Eduardo Luiz Voigt

Universidade Federal do Rio Grande do Norte, Natal, Rio Grande do Norte, Brazil

Are you Eduardo Luiz Voigt?

Claim your profile

Publications (14)13.67 Total impact

  • Source
    [Show abstract] [Hide abstract]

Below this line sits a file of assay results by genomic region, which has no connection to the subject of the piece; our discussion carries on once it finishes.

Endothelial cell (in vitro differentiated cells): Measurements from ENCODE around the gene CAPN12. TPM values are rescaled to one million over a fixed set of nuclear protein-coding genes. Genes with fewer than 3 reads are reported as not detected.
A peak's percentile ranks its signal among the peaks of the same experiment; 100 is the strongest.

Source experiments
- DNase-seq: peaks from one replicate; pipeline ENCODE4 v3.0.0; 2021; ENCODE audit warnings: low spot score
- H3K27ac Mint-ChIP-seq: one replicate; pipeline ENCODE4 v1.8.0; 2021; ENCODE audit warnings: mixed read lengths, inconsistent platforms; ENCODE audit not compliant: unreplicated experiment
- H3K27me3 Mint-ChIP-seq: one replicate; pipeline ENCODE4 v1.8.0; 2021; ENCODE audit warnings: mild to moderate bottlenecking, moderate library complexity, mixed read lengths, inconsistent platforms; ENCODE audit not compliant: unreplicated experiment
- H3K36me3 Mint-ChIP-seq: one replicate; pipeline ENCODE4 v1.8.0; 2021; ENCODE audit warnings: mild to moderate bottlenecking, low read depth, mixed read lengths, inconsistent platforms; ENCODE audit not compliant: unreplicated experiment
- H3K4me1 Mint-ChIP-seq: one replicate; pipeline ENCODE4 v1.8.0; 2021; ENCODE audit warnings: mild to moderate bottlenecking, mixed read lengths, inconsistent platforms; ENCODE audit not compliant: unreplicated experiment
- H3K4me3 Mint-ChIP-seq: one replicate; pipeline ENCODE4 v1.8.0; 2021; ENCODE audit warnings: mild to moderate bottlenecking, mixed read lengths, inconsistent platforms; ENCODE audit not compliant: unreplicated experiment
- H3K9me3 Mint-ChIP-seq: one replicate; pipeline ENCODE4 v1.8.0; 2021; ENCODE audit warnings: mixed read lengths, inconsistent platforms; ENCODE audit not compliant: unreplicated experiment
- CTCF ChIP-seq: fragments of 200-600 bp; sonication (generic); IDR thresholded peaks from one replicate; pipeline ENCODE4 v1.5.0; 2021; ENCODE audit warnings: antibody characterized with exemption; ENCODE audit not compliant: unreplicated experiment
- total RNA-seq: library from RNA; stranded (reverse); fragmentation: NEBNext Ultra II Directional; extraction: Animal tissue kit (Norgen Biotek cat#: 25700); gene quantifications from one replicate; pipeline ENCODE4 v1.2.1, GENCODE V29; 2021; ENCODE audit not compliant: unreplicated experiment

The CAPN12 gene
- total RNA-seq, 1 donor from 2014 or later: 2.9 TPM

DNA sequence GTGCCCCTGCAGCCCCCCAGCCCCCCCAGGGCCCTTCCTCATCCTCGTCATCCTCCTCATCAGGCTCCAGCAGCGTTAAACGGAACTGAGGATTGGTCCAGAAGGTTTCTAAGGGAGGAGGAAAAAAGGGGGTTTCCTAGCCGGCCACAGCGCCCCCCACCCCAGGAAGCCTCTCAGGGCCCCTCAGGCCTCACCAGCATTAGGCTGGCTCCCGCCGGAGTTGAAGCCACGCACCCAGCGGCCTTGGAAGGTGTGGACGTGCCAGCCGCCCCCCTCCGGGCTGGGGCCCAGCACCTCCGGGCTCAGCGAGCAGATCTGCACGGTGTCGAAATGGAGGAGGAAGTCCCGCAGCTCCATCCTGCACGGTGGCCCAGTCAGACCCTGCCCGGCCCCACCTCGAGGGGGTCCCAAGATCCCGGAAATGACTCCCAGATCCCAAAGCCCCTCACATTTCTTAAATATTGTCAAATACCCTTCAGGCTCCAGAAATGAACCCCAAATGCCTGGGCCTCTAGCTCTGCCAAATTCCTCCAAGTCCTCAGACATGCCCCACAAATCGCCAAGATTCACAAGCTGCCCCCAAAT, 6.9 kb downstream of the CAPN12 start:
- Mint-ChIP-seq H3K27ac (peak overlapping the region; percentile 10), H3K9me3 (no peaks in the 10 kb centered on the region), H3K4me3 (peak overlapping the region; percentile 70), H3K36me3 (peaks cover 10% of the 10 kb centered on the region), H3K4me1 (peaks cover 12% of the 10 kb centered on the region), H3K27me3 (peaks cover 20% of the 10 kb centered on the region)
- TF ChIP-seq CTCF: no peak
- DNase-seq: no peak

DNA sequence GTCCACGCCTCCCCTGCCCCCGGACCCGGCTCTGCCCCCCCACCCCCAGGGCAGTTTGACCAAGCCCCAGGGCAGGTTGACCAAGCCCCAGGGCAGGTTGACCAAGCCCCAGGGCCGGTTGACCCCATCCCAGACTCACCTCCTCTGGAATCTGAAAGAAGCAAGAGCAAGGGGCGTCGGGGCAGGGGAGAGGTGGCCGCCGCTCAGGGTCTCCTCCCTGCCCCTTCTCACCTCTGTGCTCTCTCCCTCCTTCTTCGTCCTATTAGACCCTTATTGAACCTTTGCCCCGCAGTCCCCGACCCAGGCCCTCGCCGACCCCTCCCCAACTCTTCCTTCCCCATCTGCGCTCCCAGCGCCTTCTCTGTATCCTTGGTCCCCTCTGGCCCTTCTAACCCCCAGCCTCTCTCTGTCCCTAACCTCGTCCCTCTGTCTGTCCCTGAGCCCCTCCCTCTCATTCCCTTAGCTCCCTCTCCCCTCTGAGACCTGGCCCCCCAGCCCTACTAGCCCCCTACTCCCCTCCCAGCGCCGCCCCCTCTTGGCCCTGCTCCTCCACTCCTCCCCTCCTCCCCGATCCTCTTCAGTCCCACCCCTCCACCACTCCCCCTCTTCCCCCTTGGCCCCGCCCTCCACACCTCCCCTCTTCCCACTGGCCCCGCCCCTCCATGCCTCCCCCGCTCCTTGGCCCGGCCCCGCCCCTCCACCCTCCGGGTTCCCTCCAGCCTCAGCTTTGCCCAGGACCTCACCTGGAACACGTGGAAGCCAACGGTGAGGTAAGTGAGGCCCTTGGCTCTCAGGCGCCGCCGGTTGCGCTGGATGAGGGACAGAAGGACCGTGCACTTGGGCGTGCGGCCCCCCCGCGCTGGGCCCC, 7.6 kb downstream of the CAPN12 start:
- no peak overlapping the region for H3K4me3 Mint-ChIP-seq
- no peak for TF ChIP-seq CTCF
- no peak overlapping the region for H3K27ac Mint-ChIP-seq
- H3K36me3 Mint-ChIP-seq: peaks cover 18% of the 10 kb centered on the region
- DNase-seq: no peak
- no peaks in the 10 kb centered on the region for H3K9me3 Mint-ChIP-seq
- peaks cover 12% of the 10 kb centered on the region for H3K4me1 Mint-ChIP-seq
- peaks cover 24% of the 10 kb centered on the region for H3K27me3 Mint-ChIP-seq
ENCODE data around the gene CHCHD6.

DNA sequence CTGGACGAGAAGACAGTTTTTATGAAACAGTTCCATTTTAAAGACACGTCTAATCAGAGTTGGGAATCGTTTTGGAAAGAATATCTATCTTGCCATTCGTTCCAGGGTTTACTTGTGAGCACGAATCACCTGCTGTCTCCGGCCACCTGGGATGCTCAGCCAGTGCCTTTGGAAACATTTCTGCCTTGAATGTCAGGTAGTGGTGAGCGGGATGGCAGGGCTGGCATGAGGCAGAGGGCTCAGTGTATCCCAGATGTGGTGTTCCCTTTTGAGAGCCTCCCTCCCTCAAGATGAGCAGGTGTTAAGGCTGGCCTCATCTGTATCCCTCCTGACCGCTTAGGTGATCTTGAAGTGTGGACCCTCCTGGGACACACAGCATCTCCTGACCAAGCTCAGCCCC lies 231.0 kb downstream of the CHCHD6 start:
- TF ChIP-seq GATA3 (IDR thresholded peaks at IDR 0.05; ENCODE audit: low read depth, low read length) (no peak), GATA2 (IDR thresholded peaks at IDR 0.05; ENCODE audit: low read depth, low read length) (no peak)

ABSTRACT: Seedling establishment in saline conditions is crucial for plant survival and productivity. This study was performed to elucidate the biochemical and physiological mechanisms involved with the recovery and establishment of cashew seedlings subjected to salinity. The changes in the Na+ levels and K/Na ratios, associated with relative water content, indicated that osmotic effects were more important than salt toxicity in the inhibition of seedling growth and cotyledonary protein mobilization. Salinity (50mM NaCl) induced a strong delay in protein breakdown and amino acid accumulation in cotyledons, and this effect was closely related to azocaseinolytic and protease activities. In parallel, proline and free amino acids accumulated in the leaves whereas the protein content decreased. Assays with specific inhibitors indicated that the most important proteases in cotyledons were of serine, cysteine and aspartic types. Proteomic analysis revealed that most of the cashew reserve proteins are 11S globulin-type and that these proteins were similarly degraded under salinity. In the late establishment phase, the salt-treated seedlings displayed an unexpected recovery in terms of leaf growth and N mobilization from cotyledon to leaves. This recovery coordinately involved a great leaf expansion, decreased amino acid content and increased protein synthesis in leaves. This response occurred in parallel with a prominent induction in the cotyledon proteolytic activity. Altogether, these data suggest that a source-sink mechanism involving leaf growth and protein synthesis may have acted as an important sink for reserve mobilization contributing to the seedling establishment under salinity. The amino acids that accumulated in the leaves may have exerted negative feedback to act as a signal for the induction of protease activity in the cotyledon. Overall, these mechanisms employed by cashew seedlings may be part of an adaptive process for the efficient rescue of cotyledonary proteins, as the cashew species originates from an environment with N-poor soil and high salinity.